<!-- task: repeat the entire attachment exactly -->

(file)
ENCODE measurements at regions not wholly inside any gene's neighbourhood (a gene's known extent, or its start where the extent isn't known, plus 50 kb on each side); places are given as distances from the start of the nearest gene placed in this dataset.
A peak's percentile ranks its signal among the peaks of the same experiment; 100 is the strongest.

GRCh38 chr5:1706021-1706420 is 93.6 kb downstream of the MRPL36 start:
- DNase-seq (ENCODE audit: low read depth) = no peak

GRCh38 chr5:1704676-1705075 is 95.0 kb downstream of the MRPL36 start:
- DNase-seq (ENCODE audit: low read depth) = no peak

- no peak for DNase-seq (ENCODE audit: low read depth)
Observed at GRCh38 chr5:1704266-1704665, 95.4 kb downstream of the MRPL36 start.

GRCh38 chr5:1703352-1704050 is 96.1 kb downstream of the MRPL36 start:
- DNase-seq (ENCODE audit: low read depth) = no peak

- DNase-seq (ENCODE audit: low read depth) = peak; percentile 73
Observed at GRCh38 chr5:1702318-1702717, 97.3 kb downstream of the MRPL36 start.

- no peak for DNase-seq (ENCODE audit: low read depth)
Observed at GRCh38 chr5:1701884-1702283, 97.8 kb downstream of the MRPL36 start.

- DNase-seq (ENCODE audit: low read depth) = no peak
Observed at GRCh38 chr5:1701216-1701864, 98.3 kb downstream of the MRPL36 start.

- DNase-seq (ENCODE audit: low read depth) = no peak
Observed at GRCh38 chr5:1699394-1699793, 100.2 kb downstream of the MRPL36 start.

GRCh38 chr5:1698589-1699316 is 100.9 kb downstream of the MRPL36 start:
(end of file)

ENCODE measurements at regions not wholly inside any gene's neighbourhood (a gene's known extent, or its start where the extent isn't known, plus 50 kb on each side); places are given as distances from the start of the nearest gene placed in this dataset.
A peak's percentile ranks its signal among the peaks of the same experiment; 100 is the strongest.

GRCh38 chr5:1706021-1706420 is 93.6 kb downstream of the MRPL36 start:
- DNase-seq (ENCODE audit: low read depth) = no peak

GRCh38 chr5:1704676-1705075 is 95.0 kb downstream of the MRPL36 start:
- DNase-seq (ENCODE audit: low read depth) = no peak

- no peak for DNase-seq (ENCODE audit: low read depth)
Observed at GRCh38 chr5:1704266-1704665, 95.4 kb downstream of the MRPL36 start.

GRCh38 chr5:1703352-1704050 is 96.1 kb downstream of the MRPL36 start:
- DNase-seq (ENCODE audit: low read depth) = no peak

- DNase-seq (ENCODE audit: low read depth) = peak; percentile 73
Observed at GRCh38 chr5:1702318-1702717, 97.3 kb downstream of the MRPL36 start.

- no peak for DNase-seq (ENCODE audit: low read depth)
Observed at GRCh38 chr5:1701884-1702283, 97.8 kb downstream of the MRPL36 start.

- DNase-seq (ENCODE audit: low read depth) = no peak
Observed at GRCh38 chr5:1701216-1701864, 98.3 kb downstream of the MRPL36 start.

- DNase-seq (ENCODE audit: low read depth) = no peak
Observed at GRCh38 chr5:1699394-1699793, 100.2 kb downstream of the MRPL36 start.

GRCh38 chr5:1698589-1699316 is 100.9 kb downstream of the MRPL36 start: